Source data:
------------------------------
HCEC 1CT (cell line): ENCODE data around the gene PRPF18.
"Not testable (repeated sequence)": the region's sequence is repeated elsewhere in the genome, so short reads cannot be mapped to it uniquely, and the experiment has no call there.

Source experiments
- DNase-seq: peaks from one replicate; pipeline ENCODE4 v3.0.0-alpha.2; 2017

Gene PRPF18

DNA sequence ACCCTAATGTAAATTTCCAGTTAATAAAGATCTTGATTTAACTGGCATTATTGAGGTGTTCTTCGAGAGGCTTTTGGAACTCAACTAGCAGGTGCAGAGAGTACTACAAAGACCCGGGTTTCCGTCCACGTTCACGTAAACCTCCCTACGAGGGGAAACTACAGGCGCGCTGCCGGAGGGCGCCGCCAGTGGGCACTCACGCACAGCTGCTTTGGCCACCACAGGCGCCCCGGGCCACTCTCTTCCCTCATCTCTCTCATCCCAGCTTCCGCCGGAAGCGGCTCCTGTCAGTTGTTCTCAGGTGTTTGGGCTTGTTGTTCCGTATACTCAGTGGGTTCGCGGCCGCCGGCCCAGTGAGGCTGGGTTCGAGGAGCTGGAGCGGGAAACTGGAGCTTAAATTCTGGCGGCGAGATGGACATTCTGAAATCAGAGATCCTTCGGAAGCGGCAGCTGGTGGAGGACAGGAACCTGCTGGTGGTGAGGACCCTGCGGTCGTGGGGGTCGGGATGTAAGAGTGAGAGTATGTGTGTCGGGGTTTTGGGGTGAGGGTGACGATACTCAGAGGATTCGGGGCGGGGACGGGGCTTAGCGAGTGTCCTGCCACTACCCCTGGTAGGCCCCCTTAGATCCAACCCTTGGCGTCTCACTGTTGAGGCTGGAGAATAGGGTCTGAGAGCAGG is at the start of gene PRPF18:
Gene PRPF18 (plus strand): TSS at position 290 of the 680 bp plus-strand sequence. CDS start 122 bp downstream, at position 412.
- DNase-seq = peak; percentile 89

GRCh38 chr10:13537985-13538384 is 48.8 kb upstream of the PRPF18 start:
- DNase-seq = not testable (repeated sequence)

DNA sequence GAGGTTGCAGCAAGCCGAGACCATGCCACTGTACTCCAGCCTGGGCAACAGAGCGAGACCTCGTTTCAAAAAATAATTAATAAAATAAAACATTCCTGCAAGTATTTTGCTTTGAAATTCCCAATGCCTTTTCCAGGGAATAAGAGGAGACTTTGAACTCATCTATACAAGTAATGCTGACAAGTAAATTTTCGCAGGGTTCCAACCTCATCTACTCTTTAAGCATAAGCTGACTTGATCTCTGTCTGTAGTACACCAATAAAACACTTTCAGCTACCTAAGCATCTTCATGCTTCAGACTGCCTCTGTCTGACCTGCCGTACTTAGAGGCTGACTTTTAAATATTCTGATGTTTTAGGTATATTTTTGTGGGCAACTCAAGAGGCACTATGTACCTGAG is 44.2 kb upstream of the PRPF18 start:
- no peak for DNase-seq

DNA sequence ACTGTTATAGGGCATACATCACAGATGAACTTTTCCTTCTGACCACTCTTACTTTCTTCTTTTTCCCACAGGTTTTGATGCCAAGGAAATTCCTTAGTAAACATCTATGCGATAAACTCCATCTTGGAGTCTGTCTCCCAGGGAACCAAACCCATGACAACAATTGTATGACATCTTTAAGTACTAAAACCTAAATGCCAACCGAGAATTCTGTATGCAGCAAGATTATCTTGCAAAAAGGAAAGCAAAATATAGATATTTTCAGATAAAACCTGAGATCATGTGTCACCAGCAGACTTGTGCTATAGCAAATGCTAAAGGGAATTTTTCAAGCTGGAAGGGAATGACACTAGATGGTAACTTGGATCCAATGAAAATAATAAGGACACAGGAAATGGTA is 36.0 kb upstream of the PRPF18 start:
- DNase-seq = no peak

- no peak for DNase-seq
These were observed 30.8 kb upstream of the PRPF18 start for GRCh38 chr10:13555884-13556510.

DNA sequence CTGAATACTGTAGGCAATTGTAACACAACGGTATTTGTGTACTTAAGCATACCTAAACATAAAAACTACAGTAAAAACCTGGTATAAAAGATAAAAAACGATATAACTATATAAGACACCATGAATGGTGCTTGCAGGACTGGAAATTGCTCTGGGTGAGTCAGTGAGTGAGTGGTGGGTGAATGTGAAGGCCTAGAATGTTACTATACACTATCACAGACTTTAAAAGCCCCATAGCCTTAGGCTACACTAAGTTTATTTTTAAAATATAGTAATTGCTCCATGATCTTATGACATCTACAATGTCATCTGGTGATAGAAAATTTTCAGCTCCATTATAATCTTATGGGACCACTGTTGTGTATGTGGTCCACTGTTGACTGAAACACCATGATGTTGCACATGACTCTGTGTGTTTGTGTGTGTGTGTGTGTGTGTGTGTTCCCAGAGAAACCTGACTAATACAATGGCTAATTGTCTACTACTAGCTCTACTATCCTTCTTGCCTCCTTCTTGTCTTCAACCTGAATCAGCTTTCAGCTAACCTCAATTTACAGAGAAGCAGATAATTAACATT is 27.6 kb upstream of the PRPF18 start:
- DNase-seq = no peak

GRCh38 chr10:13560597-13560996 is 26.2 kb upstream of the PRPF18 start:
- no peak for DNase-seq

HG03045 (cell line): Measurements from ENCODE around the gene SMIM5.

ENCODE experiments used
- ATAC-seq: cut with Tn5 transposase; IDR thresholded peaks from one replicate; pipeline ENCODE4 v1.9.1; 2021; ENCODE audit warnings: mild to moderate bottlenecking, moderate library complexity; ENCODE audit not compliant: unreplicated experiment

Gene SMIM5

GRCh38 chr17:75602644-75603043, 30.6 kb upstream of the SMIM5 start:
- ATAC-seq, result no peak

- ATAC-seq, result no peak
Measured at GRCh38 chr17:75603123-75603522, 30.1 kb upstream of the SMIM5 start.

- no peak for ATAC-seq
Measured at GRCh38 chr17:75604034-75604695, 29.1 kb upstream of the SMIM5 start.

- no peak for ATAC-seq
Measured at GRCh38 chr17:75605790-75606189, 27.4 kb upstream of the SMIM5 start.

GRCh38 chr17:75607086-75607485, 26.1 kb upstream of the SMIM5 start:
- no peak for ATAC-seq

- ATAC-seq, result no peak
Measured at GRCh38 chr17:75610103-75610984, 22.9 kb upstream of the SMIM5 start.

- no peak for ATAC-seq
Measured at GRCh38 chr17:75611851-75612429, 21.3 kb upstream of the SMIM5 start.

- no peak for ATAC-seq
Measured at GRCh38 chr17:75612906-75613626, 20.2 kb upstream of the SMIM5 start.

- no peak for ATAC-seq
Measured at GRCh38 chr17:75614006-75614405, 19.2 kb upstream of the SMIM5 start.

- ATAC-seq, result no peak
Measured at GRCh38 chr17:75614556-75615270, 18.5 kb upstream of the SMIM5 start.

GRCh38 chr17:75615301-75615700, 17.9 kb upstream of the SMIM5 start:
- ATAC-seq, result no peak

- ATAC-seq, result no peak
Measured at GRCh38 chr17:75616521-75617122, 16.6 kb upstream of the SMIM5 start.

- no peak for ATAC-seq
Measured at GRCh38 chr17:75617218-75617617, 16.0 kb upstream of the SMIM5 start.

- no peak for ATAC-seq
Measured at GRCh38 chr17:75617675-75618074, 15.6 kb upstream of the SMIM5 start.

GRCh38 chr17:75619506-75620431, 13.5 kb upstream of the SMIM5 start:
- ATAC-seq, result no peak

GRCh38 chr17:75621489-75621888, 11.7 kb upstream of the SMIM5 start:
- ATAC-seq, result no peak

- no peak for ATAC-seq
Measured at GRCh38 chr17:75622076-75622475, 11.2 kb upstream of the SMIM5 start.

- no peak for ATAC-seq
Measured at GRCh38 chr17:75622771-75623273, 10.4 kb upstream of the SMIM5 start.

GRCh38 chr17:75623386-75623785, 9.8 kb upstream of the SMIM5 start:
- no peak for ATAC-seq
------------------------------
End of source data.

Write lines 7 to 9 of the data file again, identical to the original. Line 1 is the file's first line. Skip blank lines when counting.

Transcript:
Gene PRPF18 (plus strand): TSS at position 290 of the 680 bp plus-strand sequence. CDS start 122 bp downstream, at position 412.
- DNase-seq = peak; percentile 89

GRCh38 chr10:13537985-13538384 is 48.8 kb upstream of the PRPF18 start: